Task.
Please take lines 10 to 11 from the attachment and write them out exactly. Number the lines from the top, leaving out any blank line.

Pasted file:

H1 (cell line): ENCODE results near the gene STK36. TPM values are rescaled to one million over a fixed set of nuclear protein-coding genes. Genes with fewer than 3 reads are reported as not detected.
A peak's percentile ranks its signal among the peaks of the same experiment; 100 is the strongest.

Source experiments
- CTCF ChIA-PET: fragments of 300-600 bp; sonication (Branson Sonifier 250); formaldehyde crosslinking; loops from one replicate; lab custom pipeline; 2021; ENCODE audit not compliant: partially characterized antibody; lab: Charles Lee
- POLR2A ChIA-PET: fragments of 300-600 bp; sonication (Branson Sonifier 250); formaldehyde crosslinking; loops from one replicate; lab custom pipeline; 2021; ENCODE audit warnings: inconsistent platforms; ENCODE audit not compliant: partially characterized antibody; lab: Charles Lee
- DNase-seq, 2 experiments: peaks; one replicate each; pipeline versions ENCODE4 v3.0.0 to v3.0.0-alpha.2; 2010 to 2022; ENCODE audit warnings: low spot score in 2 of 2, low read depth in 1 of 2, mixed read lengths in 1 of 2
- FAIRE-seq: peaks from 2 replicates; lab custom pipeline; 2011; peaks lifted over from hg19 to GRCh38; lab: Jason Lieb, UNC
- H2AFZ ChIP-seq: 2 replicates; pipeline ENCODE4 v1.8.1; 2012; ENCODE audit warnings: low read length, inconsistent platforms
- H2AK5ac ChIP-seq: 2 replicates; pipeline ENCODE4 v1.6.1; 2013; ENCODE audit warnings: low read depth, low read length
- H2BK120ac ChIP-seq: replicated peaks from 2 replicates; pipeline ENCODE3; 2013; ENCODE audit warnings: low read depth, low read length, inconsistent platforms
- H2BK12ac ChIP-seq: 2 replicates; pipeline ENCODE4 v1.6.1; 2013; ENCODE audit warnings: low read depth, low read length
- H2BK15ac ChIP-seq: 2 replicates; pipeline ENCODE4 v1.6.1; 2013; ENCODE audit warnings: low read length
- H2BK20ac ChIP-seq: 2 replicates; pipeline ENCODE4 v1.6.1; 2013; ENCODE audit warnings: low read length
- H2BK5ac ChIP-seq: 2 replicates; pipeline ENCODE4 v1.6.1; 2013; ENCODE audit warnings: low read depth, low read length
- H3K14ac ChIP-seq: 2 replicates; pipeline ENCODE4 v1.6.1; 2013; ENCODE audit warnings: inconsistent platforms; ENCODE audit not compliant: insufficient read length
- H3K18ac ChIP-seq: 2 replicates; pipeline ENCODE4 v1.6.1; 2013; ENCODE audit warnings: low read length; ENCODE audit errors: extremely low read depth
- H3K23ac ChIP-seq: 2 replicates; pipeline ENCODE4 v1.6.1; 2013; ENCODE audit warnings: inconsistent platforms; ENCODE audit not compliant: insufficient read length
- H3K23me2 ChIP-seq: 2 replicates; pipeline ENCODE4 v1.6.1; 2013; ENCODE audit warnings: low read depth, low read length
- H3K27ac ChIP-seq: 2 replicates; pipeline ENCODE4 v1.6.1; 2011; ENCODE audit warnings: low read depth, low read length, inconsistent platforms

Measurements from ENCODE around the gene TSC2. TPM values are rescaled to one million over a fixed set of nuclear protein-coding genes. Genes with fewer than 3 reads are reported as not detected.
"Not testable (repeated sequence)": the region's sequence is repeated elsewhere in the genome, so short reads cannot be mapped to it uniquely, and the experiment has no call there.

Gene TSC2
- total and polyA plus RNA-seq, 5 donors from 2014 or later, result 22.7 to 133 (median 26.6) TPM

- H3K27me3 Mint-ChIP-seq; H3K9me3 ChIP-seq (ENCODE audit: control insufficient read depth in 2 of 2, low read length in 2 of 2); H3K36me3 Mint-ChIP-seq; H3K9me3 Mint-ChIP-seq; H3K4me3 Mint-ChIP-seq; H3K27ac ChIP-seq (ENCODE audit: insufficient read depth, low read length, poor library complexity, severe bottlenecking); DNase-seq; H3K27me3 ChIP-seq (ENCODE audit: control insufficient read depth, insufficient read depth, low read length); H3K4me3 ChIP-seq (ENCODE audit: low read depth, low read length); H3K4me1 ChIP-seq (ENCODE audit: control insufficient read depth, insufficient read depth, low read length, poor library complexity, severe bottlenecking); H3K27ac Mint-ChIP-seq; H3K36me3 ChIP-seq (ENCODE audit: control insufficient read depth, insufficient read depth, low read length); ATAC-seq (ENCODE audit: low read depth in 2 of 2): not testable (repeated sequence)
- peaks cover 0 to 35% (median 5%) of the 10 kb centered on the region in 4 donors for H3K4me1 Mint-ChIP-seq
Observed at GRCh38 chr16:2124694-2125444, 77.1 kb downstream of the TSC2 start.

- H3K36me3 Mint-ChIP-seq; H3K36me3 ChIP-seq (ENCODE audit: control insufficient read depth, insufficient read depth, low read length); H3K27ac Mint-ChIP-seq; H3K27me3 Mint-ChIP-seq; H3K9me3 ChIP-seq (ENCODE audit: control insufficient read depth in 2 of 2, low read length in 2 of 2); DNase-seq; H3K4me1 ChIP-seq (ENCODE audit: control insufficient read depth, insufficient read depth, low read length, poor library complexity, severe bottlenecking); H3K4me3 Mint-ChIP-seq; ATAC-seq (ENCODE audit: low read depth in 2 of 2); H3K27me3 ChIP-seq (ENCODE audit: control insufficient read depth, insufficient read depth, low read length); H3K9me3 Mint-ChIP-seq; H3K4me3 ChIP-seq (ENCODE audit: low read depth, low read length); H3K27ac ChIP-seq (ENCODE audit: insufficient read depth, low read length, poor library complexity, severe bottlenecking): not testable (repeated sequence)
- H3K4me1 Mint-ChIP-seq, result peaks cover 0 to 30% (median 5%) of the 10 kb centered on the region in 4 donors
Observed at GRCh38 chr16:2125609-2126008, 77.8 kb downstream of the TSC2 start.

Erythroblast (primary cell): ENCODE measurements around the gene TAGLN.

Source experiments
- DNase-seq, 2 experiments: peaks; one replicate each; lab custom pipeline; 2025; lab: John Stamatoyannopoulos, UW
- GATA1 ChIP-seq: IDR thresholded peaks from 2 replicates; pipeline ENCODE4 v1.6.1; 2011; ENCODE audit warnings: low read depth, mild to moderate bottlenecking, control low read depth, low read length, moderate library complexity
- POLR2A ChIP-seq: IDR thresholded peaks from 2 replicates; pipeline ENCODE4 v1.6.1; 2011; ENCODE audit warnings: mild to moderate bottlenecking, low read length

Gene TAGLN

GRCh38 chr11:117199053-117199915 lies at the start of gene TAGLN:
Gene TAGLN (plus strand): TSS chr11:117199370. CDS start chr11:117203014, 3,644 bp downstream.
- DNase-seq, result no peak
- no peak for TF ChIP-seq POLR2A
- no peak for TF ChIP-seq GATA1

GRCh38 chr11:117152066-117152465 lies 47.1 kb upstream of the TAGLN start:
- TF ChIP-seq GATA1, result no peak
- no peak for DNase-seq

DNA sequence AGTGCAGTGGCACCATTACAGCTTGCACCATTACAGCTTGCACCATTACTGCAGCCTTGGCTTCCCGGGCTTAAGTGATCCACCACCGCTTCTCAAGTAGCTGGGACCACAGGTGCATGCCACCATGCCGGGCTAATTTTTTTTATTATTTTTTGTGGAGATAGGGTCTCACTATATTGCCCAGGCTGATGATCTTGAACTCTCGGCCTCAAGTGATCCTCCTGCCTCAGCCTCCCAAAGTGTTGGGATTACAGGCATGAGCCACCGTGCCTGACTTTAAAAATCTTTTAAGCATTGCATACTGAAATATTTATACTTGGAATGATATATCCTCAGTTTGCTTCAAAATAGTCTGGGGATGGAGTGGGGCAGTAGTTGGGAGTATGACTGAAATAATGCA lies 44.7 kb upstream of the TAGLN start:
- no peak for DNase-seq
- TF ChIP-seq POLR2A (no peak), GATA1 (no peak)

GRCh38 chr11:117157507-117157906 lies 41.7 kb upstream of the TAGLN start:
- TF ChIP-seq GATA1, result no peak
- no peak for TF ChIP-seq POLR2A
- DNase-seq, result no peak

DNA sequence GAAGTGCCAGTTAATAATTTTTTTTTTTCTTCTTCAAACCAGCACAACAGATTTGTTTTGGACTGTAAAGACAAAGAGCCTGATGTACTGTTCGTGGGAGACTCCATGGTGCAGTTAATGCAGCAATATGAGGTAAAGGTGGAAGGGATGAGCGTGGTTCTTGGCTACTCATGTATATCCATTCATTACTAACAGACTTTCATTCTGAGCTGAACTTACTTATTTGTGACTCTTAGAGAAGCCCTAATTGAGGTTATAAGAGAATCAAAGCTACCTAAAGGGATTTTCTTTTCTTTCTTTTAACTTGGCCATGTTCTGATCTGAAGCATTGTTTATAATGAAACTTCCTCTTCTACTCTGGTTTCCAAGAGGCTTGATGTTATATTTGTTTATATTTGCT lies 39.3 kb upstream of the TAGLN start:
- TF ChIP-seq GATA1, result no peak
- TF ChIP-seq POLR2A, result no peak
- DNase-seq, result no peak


- H2BK120ac ChIP-seq: replicated peaks from 2 replicates; pipeline ENCODE3; 2013; ENCODE audit warnings: low read depth, low read length, inconsistent platforms
- H2BK12ac ChIP-seq: 2 replicates; pipeline ENCODE4 v1.6.1; 2013; ENCODE audit warnings: low read depth, low read length